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Eli Boling

Mac OS X shared library initialization

I was part of the team that was passed through the Kylix threshing machine originally, so I decided to do a little research into shared library initialization and termination early on.  Some very difficult to debug things can happen to you if you get surprised by library load/unload sequencing on a platform.

When we did the original linux work, we started out with the assumption that the loader worked the same as Windows with respect to initialization order.  We assumed dependencies were initialized first, in a depth first ordering.  I don’t remember anymore what the default ordering was, but it wasn’t right.  We found out that the tools are responsible for supplying the shared object initialization order in a special section in the executable.  I didn’t want to have a similar experience late in the development cycle for the Mac.

The first thing to do was to find out how shared objects (e.g. .dylib files) specify initialization procedures.  If you look at the MACH-o spec, or in mach-o/loader.h, you’ll find the LC_ROUTINES load command, which seems just right for the job.  Comments in the header say this is used for C++ static constructors.  Excellent!  A little further reading shows the ld option -init allows you to specify the startup routine manually, and directs you to the man page for ld.  OK, off we go, and there we see only one sentence that includes a clause stating that this is used rarely.  Red flag.  And there the documentation trail dies.  Red flag.  OK, let’s go look at a C++ static constructor example built with g++.  Hmm, no LC_ROUTINES.  Red flag.  OK, let’s look for LC_ROUTINES in some of the .dylibs in the shipping OS.  Hmm, no LC_ROUTINES.  Red flag.  So, how do C++ static constructors get called?  Looking around a bit (see otool -lv), I see sections like __mod_init_func, with the S_MOD_INIT_FUNC_POINTERS flag set.  Good luck finding documentation on the S_MOD_INIT_FUNC_POINTERS flag (yeah, ok, red flag).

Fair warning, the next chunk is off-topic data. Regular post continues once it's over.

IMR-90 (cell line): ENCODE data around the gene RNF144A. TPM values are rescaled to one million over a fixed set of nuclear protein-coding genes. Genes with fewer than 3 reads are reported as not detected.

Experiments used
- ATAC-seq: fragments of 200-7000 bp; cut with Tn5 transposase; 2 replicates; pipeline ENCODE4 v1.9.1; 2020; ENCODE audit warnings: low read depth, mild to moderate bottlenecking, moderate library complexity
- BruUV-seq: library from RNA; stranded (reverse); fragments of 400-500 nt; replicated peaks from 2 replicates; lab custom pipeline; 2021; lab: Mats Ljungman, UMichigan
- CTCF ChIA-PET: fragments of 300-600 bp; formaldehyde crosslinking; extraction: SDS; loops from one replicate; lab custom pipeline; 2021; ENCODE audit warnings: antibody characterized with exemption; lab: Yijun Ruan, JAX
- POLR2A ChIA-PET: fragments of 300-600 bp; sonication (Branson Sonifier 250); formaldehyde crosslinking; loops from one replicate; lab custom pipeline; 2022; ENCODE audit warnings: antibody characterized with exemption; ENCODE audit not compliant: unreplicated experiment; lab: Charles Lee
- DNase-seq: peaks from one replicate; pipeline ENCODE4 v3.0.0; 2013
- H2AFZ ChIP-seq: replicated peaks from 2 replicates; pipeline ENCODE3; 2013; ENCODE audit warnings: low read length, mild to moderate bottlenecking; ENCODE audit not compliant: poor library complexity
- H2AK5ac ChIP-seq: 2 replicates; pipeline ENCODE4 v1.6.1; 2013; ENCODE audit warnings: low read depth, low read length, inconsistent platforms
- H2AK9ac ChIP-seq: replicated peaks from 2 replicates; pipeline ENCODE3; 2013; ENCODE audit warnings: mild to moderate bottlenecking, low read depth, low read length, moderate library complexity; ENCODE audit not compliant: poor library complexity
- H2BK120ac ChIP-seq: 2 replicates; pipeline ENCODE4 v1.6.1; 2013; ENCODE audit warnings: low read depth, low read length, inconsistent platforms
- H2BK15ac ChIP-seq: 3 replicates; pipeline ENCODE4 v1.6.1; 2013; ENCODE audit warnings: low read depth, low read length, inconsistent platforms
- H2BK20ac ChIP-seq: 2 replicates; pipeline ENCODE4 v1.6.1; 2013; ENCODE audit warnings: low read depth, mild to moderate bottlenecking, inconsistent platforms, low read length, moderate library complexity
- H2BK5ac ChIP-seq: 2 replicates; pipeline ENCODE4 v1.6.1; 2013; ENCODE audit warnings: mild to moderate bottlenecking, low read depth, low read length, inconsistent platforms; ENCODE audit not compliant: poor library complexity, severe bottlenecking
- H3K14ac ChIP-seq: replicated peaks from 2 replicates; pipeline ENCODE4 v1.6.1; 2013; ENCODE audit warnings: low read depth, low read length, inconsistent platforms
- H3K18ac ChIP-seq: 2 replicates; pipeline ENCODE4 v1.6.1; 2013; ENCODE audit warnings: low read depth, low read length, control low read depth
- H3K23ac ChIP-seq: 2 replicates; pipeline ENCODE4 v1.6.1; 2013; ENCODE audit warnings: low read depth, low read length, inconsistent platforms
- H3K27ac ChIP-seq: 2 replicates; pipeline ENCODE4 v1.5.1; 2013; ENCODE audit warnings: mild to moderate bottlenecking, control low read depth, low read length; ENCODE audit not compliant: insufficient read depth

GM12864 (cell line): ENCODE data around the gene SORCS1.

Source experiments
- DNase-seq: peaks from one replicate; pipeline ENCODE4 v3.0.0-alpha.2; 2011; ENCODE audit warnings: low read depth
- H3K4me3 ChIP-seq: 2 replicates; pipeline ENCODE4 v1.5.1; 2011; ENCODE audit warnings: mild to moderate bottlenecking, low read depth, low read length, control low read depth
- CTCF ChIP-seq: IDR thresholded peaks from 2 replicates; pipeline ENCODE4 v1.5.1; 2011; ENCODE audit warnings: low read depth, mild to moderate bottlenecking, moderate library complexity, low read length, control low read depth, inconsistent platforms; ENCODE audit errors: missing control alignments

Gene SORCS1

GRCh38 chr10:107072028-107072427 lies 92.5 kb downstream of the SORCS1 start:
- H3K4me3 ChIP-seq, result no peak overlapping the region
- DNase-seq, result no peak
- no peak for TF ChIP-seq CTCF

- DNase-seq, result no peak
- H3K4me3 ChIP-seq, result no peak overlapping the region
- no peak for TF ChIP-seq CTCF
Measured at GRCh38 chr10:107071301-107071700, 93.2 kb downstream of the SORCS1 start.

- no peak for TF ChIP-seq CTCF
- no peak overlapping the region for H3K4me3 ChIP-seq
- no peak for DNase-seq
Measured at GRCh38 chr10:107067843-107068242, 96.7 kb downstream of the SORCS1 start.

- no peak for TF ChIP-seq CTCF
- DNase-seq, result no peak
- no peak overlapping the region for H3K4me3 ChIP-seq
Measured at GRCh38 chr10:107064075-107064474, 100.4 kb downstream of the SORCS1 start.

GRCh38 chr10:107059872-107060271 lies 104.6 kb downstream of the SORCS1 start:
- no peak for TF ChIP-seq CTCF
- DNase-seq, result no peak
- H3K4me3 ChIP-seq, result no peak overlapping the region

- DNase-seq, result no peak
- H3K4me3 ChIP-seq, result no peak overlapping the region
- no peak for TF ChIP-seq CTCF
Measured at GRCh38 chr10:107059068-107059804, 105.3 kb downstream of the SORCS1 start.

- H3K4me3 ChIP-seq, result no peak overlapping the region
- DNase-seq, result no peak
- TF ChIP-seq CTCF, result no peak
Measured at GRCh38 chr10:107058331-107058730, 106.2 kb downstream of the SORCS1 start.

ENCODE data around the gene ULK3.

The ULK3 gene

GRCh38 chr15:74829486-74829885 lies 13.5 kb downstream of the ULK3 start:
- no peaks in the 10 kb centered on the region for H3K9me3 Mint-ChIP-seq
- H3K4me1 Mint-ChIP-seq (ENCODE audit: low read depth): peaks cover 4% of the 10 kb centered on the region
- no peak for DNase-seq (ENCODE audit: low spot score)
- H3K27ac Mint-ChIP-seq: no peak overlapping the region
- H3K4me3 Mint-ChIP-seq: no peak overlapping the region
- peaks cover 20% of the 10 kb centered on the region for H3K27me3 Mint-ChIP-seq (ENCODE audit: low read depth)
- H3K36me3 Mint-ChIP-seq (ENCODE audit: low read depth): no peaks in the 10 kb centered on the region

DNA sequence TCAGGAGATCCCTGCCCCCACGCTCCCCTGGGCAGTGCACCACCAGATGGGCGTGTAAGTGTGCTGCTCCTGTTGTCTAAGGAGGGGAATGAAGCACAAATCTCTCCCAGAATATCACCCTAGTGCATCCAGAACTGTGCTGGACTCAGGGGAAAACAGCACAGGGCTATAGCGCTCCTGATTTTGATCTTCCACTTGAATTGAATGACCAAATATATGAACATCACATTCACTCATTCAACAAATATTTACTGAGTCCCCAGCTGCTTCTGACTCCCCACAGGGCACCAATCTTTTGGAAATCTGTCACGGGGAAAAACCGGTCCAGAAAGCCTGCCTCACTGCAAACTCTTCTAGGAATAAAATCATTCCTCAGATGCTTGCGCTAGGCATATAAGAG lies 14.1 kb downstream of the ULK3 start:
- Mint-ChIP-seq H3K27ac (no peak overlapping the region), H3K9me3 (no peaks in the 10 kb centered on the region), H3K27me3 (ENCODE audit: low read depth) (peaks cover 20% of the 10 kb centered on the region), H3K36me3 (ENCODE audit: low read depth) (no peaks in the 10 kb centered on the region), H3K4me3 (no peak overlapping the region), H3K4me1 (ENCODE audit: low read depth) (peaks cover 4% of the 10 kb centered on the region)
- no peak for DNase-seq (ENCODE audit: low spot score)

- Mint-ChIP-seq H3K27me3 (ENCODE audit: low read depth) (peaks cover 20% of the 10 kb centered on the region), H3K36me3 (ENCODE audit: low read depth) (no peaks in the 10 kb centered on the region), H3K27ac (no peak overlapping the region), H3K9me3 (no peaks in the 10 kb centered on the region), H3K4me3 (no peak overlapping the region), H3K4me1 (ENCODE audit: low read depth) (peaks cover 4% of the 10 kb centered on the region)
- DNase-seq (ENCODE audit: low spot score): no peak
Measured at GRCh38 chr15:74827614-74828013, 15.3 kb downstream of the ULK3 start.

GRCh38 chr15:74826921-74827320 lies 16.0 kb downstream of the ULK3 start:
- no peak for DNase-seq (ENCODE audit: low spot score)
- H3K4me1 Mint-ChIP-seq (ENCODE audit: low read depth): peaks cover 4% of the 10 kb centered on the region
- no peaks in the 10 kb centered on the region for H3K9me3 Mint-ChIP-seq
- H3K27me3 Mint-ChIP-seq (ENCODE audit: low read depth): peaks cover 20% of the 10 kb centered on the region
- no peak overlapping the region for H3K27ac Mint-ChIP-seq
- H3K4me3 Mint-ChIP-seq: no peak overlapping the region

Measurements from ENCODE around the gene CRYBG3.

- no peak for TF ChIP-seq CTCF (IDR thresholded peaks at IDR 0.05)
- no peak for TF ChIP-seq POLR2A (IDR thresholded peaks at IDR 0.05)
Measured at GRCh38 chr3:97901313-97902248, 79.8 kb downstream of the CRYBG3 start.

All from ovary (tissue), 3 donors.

So, here’s where we are saved a ton of time from the fact that the OS is open source.  I have the DYLD source handy, and a little grepping and reading gives a pretty clear picture of how things really work. LC_ROUTINES is only suitable for calling an initialization routine.  LC_ROUTINES does not support a termination notification.  So now LC_ROUTINES is a porcupine of red flags, and I wouldn’t touch it with a ten foot pole.  S_MOD_INIT_FUNC_POINTERS and S_MOD_TERM_FUNC_POINTERS are the way to go.  These indicate sections that are arrays of pointers to functions that the OS calls for both the executable and for shared objects, if it finds them.  Each function in the S_MOD_INIT_FUNC_POINTERS section is called with a mess of parameters, which I’ll describe later.  Each function in the S_MOD_TERM_FUNC_POINTERS section is called with no parameters at all.  The functions in the S_MOD_TERM_FUNC_POINTERS array are called in reverse order.  So for init, it’s init[0], init[1], …, init[n], and for term it’s term[n], term[n-1], …, term[0].  Without source, this would have been a long slow learning experience.

The loader source code also indicates a recursive descent initialization of the shared objects, but the devil is in the details, and rather than try to fully grok the source code, and possibly miss something critical, I decided to switch back to the empirical, and write a bunch of tests.  Armed with the details of how the loader wants us to set up the init and term functions, I descended on our C++ linker, and brought it to the point where it could build a Mac .dylib (mostly).  Many of the results are mundane, but a few are sort of interesting, and I’ll try to present them here compactly.